Blake's Review of "Hebrew Grammar: A New Approach," by A. Sperber

By Edelheit, Amos | Journal of Biblical Literature, Spring 2006 | Go to article overview

Blake's Review of "Hebrew Grammar: A New Approach," by A. Sperber


Edelheit, Amos, Journal of Biblical Literature


JBL 63 (i944): 438-39

Blake's Review of "Hebrew Grammar: A New Approach," by A. Sperber

In a recent issue of JBL (63 [1944] 195-9), Professor Frank R. Blake wrote a scathing review of Dr. Alexander Sperber's New Approach to Hebrew Grammar, which also appeared in this JOURNAL (62 [1943] 137-262). Of Blake's criticisms, the following result from a deep dislike of Dr. Sperber's approach.

1. A lengthy list of exceptions to a rule of Hebrew grammar is not sufficient (in Blake's opinion) to overthrow that rule or principle.

2. According to Blake, Dr. Sperber does not take into account the possibility of mistakes, mispointing, varying traditions, etc.

3. Blake maintains that in formulating or rejecting grammatical generalizations one must consider the weight of evidence from cognate languages, "linguistic science and comparative grammar."

4. Blake questions Sperber's selection of Jacob ben Hayyim's Masoretic Bible of 1524-25 as the basis for his grammar, on the ground that this also is admittedly an eclectic text.

5. "The results claimed are almost entirely negative." Sperber strives principally to "overthrow well-established grammatical facts and principles...."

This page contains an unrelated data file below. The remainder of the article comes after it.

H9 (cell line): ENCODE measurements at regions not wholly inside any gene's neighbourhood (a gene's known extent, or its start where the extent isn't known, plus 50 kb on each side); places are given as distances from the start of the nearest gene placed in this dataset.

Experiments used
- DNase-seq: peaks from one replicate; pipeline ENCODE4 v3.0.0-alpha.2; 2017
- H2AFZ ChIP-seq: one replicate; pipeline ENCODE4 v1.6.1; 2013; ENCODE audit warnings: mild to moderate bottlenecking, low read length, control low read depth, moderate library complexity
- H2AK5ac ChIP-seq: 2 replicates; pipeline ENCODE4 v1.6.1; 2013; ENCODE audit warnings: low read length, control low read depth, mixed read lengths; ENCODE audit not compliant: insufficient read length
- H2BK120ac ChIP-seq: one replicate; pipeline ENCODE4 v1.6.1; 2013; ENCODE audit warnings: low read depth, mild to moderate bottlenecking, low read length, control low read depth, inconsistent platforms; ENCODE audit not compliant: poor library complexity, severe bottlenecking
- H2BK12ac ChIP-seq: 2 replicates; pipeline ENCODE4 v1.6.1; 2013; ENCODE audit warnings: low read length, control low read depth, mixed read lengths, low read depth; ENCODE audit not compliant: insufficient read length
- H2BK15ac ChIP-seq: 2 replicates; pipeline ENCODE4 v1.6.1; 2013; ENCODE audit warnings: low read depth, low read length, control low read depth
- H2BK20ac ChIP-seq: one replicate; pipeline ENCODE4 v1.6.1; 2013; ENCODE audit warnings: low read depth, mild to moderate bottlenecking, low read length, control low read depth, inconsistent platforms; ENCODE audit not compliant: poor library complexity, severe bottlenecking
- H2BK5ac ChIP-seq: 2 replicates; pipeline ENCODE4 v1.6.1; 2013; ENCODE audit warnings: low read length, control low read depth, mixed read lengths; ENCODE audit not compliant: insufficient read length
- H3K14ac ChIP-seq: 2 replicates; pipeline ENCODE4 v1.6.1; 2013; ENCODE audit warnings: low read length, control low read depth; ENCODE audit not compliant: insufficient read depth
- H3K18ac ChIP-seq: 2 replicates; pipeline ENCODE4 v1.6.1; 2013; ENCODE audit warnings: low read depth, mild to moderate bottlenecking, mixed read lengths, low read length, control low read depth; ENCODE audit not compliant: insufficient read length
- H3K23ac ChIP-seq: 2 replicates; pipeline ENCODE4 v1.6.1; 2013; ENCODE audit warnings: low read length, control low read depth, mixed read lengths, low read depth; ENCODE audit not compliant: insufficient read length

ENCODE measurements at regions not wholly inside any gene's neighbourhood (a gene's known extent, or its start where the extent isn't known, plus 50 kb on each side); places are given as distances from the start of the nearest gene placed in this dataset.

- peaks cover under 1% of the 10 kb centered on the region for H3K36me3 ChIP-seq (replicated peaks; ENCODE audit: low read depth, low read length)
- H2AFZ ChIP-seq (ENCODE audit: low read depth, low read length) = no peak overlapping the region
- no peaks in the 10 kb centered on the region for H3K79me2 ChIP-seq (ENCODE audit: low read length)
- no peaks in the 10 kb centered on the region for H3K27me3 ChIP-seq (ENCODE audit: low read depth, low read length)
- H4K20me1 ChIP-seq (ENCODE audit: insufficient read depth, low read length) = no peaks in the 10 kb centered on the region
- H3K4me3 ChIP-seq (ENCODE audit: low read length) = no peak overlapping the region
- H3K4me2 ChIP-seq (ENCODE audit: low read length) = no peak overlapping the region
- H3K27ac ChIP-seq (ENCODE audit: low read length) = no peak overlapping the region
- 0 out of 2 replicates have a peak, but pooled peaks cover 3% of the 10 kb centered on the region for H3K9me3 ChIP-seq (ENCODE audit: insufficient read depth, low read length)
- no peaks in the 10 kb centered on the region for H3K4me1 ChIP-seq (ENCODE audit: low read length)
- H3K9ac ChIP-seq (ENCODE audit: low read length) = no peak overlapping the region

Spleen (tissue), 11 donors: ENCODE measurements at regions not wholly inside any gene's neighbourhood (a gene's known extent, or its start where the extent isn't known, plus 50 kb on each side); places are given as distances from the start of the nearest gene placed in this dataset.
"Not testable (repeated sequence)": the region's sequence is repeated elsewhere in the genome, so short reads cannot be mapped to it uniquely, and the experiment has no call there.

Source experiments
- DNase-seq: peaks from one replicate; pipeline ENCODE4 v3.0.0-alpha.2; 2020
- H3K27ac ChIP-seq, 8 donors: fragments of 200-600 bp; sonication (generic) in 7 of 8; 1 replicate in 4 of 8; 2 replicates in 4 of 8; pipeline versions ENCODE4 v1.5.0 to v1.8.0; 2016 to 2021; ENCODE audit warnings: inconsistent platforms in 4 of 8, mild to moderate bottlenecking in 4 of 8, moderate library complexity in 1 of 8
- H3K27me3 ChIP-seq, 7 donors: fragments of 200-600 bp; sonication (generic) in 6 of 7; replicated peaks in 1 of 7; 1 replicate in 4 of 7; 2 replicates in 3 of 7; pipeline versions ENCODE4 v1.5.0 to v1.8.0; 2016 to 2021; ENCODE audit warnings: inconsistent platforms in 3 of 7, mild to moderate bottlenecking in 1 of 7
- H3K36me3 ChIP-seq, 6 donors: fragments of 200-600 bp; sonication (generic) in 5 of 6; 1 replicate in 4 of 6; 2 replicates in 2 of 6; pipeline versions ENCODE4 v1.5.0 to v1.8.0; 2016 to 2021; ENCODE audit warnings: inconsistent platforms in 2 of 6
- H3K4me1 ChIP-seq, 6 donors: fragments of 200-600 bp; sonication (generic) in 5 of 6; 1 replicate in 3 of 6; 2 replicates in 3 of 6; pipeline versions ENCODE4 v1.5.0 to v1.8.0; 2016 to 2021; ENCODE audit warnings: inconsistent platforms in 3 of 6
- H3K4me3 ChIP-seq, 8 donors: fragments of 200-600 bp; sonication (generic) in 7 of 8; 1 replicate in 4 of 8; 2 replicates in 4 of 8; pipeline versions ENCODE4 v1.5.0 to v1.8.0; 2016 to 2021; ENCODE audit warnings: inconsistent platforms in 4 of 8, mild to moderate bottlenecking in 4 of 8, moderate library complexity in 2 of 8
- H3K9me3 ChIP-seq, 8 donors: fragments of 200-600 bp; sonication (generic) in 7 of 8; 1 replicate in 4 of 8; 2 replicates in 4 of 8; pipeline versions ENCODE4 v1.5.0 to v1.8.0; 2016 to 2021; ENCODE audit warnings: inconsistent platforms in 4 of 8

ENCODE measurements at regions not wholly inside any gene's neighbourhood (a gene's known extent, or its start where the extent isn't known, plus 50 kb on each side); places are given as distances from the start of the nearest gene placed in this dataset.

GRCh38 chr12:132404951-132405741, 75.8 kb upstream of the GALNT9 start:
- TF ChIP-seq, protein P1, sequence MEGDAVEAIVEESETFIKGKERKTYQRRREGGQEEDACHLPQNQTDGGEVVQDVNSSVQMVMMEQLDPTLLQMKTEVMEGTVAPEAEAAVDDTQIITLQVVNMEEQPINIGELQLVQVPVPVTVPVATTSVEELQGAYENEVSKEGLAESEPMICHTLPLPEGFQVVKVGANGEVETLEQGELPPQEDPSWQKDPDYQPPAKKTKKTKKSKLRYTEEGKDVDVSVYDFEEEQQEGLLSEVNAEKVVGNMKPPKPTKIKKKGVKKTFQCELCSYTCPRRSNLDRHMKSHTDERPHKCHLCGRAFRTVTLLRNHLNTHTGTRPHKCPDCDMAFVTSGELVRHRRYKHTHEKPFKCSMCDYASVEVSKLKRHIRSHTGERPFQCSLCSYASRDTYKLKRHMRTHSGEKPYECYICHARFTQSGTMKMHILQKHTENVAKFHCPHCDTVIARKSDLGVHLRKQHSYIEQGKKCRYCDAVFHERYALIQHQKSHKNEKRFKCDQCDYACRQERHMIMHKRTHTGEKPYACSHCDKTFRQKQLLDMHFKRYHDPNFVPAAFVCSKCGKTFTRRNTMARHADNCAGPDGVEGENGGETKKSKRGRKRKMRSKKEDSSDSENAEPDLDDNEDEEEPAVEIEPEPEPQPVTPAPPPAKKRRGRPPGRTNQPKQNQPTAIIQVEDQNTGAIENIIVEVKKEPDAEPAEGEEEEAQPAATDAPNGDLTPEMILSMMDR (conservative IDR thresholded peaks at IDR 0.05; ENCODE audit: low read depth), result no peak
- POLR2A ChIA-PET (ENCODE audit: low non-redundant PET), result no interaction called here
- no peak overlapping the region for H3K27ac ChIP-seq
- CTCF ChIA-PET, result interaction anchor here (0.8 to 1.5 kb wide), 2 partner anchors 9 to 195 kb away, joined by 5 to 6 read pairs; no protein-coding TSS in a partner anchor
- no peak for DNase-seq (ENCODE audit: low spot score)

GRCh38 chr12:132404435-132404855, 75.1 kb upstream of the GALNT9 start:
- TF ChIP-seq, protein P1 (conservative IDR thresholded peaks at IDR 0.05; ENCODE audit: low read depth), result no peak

6. Professor Blake ridicules Dr. Sperber's belief that the daghesh was originally a random dot with no grammatical significance, but does not attempt to argue against this view.

The inadequacy of these criticisms is manifest.

1. Exceptions to a grammatical rule must somehow be accounted for. This is especially true of the current editions of the Hebrew Bible, which are "doctored" in accordance with "established grammatical law." Furthermore, a scribe (or printer!) is less likely to change the text in deviation from grammatical law than vice versa. Thus, the exceptions listed by Sperber are, by and large, original readings, representing spoken Hebrew in Biblical times.

2. For these same reasons, the so-called "mistakes" must also be explained. Besides, it is to be remembered that when a series of "mistakes" follows a pattern or rule of its own, it becomes even more difficult to regard such abnormal forms as genuine errors. …

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